She never even makes it as far as “I’ll never let go,” which is probably all for the best. She sniffles her way through “Where to, Miss?” “To the stars,” and her nails are digging painfully into her palms but she’s doing it, she’s surviving this, but then—
“Rose! You’re so stupid. Why did you do that, huh? You’re so stupid, Rose. Why did you do that? Why?”
“You jump, I jump, right?
“Oh God! I couldn’t go. I couldn’t go, Jack.”
“It’s all right. We'll think of something.”
“At least I’m with you.”
“We’ll think of something.”
I made my choice a long time ago, and I’m never gonna leave you.
“I have to go,” she says abruptly, standing up and spilling the popcorn bowl which had been perched on her lap.
“Rose, you okay?” Lucy asks, reaching for the remote to pause the movie.
“No, I—it’s fine. Just. I just have to go,” she stutters, scrambling for her jacket and keys. She runs three red lights in her manic drive back to the Tower, but she can’t bring herself to care; her mind is on fire with possibilities.
The buttons. They still have the buttons. Ripping a hole through the fabric of reality, just for a moment, just to let something through—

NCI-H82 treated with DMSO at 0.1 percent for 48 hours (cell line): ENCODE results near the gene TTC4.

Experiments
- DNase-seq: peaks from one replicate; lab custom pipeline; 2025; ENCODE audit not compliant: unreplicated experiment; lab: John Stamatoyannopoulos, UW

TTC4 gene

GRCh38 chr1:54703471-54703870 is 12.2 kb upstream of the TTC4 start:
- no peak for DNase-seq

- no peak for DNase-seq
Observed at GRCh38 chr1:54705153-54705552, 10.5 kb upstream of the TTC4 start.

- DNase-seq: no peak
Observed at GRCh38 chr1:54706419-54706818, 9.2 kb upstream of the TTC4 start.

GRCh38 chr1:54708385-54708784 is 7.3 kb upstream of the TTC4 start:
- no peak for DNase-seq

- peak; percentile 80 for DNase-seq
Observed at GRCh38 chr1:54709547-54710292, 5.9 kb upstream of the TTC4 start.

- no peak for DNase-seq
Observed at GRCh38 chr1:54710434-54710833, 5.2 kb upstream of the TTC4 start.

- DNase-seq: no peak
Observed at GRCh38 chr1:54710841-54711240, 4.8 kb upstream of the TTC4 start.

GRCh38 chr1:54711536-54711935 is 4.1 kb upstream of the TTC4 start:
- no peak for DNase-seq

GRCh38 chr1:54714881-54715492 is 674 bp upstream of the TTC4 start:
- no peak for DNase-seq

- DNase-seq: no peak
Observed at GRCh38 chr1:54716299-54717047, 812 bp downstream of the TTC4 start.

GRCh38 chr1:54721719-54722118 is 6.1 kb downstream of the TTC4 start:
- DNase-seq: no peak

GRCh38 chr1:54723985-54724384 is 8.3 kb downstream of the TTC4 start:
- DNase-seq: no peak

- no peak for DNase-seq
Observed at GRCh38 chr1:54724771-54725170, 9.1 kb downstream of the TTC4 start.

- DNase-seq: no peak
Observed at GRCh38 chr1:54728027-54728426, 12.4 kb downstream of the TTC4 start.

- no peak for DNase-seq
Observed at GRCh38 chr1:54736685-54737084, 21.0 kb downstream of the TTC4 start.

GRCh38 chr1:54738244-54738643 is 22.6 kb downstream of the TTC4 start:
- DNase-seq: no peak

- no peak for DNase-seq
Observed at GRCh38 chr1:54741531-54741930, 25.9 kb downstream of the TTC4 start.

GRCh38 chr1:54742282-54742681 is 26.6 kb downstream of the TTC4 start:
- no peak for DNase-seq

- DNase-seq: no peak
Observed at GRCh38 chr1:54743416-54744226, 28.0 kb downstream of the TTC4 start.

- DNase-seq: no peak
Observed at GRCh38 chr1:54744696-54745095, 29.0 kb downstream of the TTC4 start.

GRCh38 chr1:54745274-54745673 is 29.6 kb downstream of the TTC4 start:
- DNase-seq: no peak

Will I ever see you again?
You jump, I jump, right?
Once the breach collapses, that’s it. You will never see her again. Your own mother!
To the stars.
And I suppose… if it’s my last chance to say it… Rose Tyler—
You’re so stupid, Rose!
Just another stupid ape, selfishly using everything he stands for to get one last day, one more chance…
“Rose?” Pete asks curiously as she passes him in the hallway, practically at a sprint. “I was about to lock up and leave. What are you doing here so late?”
She’s staring at her father. She’s staring at her father, and she can’t, she can’t—
“I’m going back,” she says breathlessly.
“Home? D’you need a ride?” he asks blankly, not understanding her meaning.
For the first time in months, she breaks out into a wide, Rose Tyler grin. “Something like that. Wanna help?”